large image

Trusted Reviews is supported by its audience. If you purchase through links on our site, we may earn a commission. Learn more.

3D printed cheese is now a thing because canned cheese wasn’t weird enough

Technology’s great, don’t you think? Well, mostly.

It allows us to communicate with people on the other side of the world, keep ourselves entertained when we’re all alone and can be used to save lives. Sometimes, however, it crosses the line from useful to downright weird, with the latest use for 3D printers falling firmly into the latter category.

Instead of 3D printing replacement components for important machines or tools for developing countries, scientists in Ireland have invented the world’s first 3D printed cheese. Yes, cheese.

For those who thought that the ability to squirt cheese out of can wasn’t weird enough, nutritionists at University College Cork have developed a cheese that can be used as the material within a 3D printer.

Why? Well, the project stemmed from a question posed by a cheese manufacturer surrounding how the food would be used as a raw material in the kitchens of the not too distant future that could be equipped with a 3D printer alongside their more standard appliances like a kettle or toaster.

Related: 10 awesome things people are doing with 3D printers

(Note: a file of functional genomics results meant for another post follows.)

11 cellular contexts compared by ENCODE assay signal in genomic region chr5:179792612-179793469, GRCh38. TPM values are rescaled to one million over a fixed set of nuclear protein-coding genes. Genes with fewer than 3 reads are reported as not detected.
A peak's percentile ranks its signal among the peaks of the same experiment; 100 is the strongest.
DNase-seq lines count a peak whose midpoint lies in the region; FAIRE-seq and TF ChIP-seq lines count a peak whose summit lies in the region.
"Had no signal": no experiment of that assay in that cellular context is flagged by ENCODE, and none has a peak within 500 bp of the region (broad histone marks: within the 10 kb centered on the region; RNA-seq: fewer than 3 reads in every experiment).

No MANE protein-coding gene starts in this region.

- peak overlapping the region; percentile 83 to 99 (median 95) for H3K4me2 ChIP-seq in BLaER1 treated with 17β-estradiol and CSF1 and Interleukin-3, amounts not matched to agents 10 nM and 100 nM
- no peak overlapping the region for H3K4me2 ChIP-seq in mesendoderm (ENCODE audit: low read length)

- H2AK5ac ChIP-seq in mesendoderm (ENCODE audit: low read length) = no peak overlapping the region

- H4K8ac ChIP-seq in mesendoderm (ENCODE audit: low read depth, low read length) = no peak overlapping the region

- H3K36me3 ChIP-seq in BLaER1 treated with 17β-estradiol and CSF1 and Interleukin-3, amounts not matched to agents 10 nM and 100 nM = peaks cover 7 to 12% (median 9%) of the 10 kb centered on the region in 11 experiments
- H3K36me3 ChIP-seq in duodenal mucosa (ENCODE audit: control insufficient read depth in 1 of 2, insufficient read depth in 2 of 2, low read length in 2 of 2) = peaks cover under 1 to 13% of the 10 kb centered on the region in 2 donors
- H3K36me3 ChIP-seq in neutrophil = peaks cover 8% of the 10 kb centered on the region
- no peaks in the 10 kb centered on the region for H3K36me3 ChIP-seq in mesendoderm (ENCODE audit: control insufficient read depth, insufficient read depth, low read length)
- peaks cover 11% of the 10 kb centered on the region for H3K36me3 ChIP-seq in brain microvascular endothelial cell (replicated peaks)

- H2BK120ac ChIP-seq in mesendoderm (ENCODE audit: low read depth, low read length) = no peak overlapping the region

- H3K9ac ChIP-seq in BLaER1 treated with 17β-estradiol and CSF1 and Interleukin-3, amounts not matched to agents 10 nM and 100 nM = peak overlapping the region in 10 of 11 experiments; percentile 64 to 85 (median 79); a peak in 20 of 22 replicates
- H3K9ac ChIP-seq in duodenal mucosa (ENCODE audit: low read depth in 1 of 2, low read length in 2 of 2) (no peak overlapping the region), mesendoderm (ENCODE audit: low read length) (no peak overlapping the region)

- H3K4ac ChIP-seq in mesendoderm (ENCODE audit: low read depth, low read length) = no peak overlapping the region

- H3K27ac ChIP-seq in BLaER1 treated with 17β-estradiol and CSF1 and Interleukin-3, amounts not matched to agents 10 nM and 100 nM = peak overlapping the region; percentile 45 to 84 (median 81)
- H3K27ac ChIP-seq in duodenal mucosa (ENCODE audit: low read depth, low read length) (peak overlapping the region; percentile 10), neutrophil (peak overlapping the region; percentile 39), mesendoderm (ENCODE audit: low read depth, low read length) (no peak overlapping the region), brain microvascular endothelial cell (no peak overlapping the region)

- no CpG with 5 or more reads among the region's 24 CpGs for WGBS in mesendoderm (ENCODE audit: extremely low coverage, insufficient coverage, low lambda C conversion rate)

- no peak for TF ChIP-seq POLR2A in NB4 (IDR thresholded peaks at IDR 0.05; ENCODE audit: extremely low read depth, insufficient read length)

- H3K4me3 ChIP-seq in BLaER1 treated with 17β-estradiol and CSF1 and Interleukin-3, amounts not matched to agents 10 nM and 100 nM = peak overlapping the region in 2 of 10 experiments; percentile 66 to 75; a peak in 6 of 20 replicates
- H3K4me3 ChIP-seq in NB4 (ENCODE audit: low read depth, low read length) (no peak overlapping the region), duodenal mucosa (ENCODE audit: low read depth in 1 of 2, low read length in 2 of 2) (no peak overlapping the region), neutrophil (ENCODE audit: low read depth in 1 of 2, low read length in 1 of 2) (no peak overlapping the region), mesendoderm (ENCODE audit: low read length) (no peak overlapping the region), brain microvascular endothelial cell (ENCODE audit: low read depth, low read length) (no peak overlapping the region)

3D printed cheese

“It was a very speculative question which made me very curious,” said Alan Kelly, a UCC professor and the study’s lead author. “We actually started by trying lots of different types of cheese, but found processed cheese to work best.”

Having experimented with a number of existing cheeses, the scientists went on to create their own malleable, edible material. The 3D printed fromage has been designed to be softer, springier and more more fluid when melted than traditional processed cheeses.

The 3D printer-friendly cheese was melted for 12 minutes at 75-degrees Celsius before being entered into a modified commercial 3D printer using a syringe.

Once printed, the cheese solidified to adopt a number of unusual shapes including a teddy bear.

Looking to what’s next for the 3D printable material, Kelly added: “We are using mixtures of milk proteins at present to build a product, perhaps a high-protein snack, from the basics up, and designing recipes which might work best for [a] 3D printer.

“We are pretty early on to generalise about different food systems, but that makes printing really exciting, as there is enormous potential to explore and innovate. We don’t expect any changes in taste.”

WATCH: Intel Processors Explained

Would you eat 3D printed cheese? Let us know below.

Why trust our journalism?

Founded in 2004, Trusted Reviews exists to give our readers thorough, unbiased and independent advice on what to buy.

Today, we have 9 million users a month around the world, and assess more than 1,000 products a year.

author icon

Editorial independence

Editorial independence means being able to give an unbiased verdict about a product or company, with the avoidance of conflicts of interest. To ensure this is possible, every member of the editorial staff follows a clear code of conduct.

author icon

Professional conduct

We also expect our journalists to follow clear ethical standards in their work. Our staff members must strive for honesty and accuracy in everything they do. We follow the IPSO Editors’ code of practice to underpin these standards.